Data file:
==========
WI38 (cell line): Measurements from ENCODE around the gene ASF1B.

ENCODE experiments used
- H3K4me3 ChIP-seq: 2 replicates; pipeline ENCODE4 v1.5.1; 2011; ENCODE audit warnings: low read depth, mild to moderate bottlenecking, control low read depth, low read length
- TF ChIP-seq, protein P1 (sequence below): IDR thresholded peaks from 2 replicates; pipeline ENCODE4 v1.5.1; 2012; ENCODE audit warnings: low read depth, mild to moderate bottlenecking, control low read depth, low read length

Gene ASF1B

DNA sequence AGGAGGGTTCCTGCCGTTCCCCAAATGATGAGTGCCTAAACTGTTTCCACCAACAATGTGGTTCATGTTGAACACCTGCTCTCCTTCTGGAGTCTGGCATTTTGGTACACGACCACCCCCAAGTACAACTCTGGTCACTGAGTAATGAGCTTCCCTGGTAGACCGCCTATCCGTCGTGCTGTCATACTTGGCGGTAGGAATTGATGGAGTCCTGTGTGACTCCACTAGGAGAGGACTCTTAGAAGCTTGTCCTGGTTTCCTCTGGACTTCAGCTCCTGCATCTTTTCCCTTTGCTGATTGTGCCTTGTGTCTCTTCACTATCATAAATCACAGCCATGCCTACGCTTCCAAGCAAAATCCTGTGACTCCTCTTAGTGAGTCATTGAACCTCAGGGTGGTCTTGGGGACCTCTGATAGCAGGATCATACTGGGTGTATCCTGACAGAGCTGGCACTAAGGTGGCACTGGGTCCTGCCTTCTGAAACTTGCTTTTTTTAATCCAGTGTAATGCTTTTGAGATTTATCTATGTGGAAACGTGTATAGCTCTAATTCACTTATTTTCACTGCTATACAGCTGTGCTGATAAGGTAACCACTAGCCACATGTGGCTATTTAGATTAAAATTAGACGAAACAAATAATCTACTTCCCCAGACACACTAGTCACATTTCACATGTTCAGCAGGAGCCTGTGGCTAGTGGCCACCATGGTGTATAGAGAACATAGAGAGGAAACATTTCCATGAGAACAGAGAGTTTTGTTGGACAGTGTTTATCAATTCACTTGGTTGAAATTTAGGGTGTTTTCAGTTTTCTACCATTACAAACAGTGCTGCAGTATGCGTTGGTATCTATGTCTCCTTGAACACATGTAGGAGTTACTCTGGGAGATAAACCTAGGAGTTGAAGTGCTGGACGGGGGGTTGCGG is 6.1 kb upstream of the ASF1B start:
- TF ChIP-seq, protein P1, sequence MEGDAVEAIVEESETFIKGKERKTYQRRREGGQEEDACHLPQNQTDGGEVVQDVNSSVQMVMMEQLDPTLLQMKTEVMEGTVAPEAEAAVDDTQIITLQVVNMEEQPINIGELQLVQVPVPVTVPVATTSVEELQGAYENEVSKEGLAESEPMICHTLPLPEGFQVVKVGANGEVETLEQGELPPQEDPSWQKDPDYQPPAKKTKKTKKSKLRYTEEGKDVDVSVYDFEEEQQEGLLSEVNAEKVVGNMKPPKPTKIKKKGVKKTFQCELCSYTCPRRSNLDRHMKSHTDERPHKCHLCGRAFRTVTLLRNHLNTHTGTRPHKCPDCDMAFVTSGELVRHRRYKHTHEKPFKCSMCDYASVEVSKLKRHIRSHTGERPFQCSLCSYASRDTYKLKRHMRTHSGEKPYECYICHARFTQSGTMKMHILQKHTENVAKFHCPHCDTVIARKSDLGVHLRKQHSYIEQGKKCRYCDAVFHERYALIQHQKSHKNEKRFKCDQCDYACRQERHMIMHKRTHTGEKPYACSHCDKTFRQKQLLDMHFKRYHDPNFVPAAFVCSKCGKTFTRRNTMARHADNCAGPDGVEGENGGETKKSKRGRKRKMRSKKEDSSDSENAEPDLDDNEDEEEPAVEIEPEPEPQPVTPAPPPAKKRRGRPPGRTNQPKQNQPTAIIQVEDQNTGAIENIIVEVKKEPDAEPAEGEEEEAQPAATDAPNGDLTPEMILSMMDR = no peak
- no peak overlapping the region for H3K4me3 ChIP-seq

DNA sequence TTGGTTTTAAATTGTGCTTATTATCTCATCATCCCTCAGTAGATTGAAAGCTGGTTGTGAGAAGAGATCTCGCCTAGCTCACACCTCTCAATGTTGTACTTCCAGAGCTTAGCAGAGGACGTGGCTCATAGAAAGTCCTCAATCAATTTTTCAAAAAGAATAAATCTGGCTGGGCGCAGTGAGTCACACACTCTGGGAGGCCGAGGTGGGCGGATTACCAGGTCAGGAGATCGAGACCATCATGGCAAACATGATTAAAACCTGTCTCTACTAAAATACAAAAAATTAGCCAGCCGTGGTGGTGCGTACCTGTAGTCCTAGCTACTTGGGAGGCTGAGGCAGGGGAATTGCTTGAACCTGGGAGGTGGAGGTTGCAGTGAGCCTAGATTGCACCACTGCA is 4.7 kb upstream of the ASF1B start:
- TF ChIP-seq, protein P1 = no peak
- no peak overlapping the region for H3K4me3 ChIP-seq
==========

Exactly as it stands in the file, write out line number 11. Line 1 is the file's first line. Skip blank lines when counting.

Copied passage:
- no peak overlapping the region for H3K4me3 ChIP-seq